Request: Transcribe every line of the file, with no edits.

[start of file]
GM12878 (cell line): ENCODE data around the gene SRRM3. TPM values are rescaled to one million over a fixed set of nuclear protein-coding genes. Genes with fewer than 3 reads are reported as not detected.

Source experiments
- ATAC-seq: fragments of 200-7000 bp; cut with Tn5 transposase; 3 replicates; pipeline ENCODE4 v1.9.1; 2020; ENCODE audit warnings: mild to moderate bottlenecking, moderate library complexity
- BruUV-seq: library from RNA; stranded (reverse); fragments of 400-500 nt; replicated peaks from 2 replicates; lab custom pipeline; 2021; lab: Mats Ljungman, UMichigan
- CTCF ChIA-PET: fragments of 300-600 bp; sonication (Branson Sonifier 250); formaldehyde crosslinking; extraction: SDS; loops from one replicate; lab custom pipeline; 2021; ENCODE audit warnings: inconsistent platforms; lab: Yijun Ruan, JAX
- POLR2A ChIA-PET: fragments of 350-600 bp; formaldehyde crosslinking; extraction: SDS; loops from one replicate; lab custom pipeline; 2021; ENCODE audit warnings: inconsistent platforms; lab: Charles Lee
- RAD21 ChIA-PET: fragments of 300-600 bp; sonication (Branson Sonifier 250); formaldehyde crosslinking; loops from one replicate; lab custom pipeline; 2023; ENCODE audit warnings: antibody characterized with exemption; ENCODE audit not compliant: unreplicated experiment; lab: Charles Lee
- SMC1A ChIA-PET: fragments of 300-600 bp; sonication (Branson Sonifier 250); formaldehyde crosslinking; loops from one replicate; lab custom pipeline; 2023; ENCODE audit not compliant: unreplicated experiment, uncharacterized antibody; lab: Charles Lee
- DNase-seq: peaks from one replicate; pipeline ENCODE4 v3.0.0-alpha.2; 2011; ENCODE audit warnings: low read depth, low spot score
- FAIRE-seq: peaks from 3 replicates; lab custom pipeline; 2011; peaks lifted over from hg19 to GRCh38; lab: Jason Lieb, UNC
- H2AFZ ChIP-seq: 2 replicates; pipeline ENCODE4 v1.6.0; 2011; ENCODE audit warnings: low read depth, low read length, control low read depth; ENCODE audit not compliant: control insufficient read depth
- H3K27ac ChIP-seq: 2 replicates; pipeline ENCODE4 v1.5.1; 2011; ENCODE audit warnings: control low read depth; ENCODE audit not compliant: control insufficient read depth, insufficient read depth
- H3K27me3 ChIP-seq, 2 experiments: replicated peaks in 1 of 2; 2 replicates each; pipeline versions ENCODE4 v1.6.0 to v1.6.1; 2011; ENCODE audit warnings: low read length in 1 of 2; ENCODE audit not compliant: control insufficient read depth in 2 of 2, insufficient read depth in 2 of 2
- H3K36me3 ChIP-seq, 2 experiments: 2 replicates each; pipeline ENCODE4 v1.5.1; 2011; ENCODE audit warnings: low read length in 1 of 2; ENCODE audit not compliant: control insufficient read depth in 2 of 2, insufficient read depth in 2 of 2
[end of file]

GM12878 (cell line): ENCODE data around the gene SRRM3. TPM values are rescaled to one million over a fixed set of nuclear protein-coding genes. Genes with fewer than 3 reads are reported as not detected.

Source experiments
- ATAC-seq: fragments of 200-7000 bp; cut with Tn5 transposase; 3 replicates; pipeline ENCODE4 v1.9.1; 2020; ENCODE audit warnings: mild to moderate bottlenecking, moderate library complexity
- BruUV-seq: library from RNA; stranded (reverse); fragments of 400-500 nt; replicated peaks from 2 replicates; lab custom pipeline; 2021; lab: Mats Ljungman, UMichigan
- CTCF ChIA-PET: fragments of 300-600 bp; sonication (Branson Sonifier 250); formaldehyde crosslinking; extraction: SDS; loops from one replicate; lab custom pipeline; 2021; ENCODE audit warnings: inconsistent platforms; lab: Yijun Ruan, JAX
- POLR2A ChIA-PET: fragments of 350-600 bp; formaldehyde crosslinking; extraction: SDS; loops from one replicate; lab custom pipeline; 2021; ENCODE audit warnings: inconsistent platforms; lab: Charles Lee
- RAD21 ChIA-PET: fragments of 300-600 bp; sonication (Branson Sonifier 250); formaldehyde crosslinking; loops from one replicate; lab custom pipeline; 2023; ENCODE audit warnings: antibody characterized with exemption; ENCODE audit not compliant: unreplicated experiment; lab: Charles Lee
- SMC1A ChIA-PET: fragments of 300-600 bp; sonication (Branson Sonifier 250); formaldehyde crosslinking; loops from one replicate; lab custom pipeline; 2023; ENCODE audit not compliant: unreplicated experiment, uncharacterized antibody; lab: Charles Lee
- DNase-seq: peaks from one replicate; pipeline ENCODE4 v3.0.0-alpha.2; 2011; ENCODE audit warnings: low read depth, low spot score
- FAIRE-seq: peaks from 3 replicates; lab custom pipeline; 2011; peaks lifted over from hg19 to GRCh38; lab: Jason Lieb, UNC
- H2AFZ ChIP-seq: 2 replicates; pipeline ENCODE4 v1.6.0; 2011; ENCODE audit warnings: low read depth, low read length, control low read depth; ENCODE audit not compliant: control insufficient read depth
- H3K27ac ChIP-seq: 2 replicates; pipeline ENCODE4 v1.5.1; 2011; ENCODE audit warnings: control low read depth; ENCODE audit not compliant: control insufficient read depth, insufficient read depth
- H3K27me3 ChIP-seq, 2 experiments: replicated peaks in 1 of 2; 2 replicates each; pipeline versions ENCODE4 v1.6.0 to v1.6.1; 2011; ENCODE audit warnings: low read length in 1 of 2; ENCODE audit not compliant: control insufficient read depth in 2 of 2, insufficient read depth in 2 of 2
- H3K36me3 ChIP-seq, 2 experiments: 2 replicates each; pipeline ENCODE4 v1.5.1; 2011; ENCODE audit warnings: low read length in 1 of 2; ENCODE audit not compliant: control insufficient read depth in 2 of 2, insufficient read depth in 2 of 2